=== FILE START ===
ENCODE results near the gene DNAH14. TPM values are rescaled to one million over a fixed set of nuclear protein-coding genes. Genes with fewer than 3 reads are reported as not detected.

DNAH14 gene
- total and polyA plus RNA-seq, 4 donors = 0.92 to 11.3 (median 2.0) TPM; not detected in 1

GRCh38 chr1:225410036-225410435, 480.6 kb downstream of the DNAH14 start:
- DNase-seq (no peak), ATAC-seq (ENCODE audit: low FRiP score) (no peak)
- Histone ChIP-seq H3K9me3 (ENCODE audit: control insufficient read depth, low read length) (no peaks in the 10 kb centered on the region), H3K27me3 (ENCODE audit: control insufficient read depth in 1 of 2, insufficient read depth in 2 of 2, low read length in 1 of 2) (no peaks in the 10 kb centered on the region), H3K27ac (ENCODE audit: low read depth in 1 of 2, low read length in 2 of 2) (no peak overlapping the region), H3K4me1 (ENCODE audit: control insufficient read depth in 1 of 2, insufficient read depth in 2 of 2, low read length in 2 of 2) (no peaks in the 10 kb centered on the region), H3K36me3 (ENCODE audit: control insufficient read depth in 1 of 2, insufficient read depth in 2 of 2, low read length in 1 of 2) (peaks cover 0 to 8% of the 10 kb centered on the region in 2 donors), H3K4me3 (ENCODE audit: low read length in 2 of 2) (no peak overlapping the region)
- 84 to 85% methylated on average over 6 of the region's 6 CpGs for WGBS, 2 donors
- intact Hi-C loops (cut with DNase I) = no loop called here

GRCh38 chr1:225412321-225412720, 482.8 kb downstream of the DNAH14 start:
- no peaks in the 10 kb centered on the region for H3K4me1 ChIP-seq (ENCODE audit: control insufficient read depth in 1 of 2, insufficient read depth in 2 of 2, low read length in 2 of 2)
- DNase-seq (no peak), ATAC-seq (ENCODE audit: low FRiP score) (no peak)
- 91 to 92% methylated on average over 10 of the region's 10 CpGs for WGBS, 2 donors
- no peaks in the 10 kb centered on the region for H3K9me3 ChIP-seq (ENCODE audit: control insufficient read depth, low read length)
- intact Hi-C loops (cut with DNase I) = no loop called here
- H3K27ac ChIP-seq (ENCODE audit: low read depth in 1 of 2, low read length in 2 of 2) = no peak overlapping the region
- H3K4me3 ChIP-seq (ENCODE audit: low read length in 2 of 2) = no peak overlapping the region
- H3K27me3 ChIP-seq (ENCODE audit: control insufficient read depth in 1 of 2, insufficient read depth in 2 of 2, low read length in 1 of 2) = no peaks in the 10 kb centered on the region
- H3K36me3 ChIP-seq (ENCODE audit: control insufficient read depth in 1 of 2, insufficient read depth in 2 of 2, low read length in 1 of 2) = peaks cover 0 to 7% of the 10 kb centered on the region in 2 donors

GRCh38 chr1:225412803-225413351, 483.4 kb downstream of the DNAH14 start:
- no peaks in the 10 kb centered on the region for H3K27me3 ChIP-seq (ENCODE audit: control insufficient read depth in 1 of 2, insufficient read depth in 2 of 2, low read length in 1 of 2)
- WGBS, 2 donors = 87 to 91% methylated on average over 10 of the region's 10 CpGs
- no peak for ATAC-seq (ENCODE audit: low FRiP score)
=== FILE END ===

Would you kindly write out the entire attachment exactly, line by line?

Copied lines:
ENCODE results near the gene DNAH14. TPM values are rescaled to one million over a fixed set of nuclear protein-coding genes. Genes with fewer than 3 reads are reported as not detected.

DNAH14 gene
- total and polyA plus RNA-seq, 4 donors = 0.92 to 11.3 (median 2.0) TPM; not detected in 1

GRCh38 chr1:225410036-225410435, 480.6 kb downstream of the DNAH14 start:
- DNase-seq (no peak), ATAC-seq (ENCODE audit: low FRiP score) (no peak)
- Histone ChIP-seq H3K9me3 (ENCODE audit: control insufficient read depth, low read length) (no peaks in the 10 kb centered on the region), H3K27me3 (ENCODE audit: control insufficient read depth in 1 of 2, insufficient read depth in 2 of 2, low read length in 1 of 2) (no peaks in the 10 kb centered on the region), H3K27ac (ENCODE audit: low read depth in 1 of 2, low read length in 2 of 2) (no peak overlapping the region), H3K4me1 (ENCODE audit: control insufficient read depth in 1 of 2, insufficient read depth in 2 of 2, low read length in 2 of 2) (no peaks in the 10 kb centered on the region), H3K36me3 (ENCODE audit: control insufficient read depth in 1 of 2, insufficient read depth in 2 of 2, low read length in 1 of 2) (peaks cover 0 to 8% of the 10 kb centered on the region in 2 donors), H3K4me3 (ENCODE audit: low read length in 2 of 2) (no peak overlapping the region)
- 84 to 85% methylated on average over 6 of the region's 6 CpGs for WGBS, 2 donors
- intact Hi-C loops (cut with DNase I) = no loop called here

GRCh38 chr1:225412321-225412720, 482.8 kb downstream of the DNAH14 start:
- no peaks in the 10 kb centered on the region for H3K4me1 ChIP-seq (ENCODE audit: control insufficient read depth in 1 of 2, insufficient read depth in 2 of 2, low read length in 2 of 2)
- DNase-seq (no peak), ATAC-seq (ENCODE audit: low FRiP score) (no peak)
- 91 to 92% methylated on average over 10 of the region's 10 CpGs for WGBS, 2 donors
- no peaks in the 10 kb centered on the region for H3K9me3 ChIP-seq (ENCODE audit: control insufficient read depth, low read length)
- intact Hi-C loops (cut with DNase I) = no loop called here
- H3K27ac ChIP-seq (ENCODE audit: low read depth in 1 of 2, low read length in 2 of 2) = no peak overlapping the region
- H3K4me3 ChIP-seq (ENCODE audit: low read length in 2 of 2) = no peak overlapping the region
- H3K27me3 ChIP-seq (ENCODE audit: control insufficient read depth in 1 of 2, insufficient read depth in 2 of 2, low read length in 1 of 2) = no peaks in the 10 kb centered on the region
- H3K36me3 ChIP-seq (ENCODE audit: control insufficient read depth in 1 of 2, insufficient read depth in 2 of 2, low read length in 1 of 2) = peaks cover 0 to 7% of the 10 kb centered on the region in 2 donors

GRCh38 chr1:225412803-225413351, 483.4 kb downstream of the DNAH14 start:
- no peaks in the 10 kb centered on the region for H3K27me3 ChIP-seq (ENCODE audit: control insufficient read depth in 1 of 2, insufficient read depth in 2 of 2, low read length in 1 of 2)
- WGBS, 2 donors = 87 to 91% methylated on average over 10 of the region's 10 CpGs
- no peak for ATAC-seq (ENCODE audit: low FRiP score)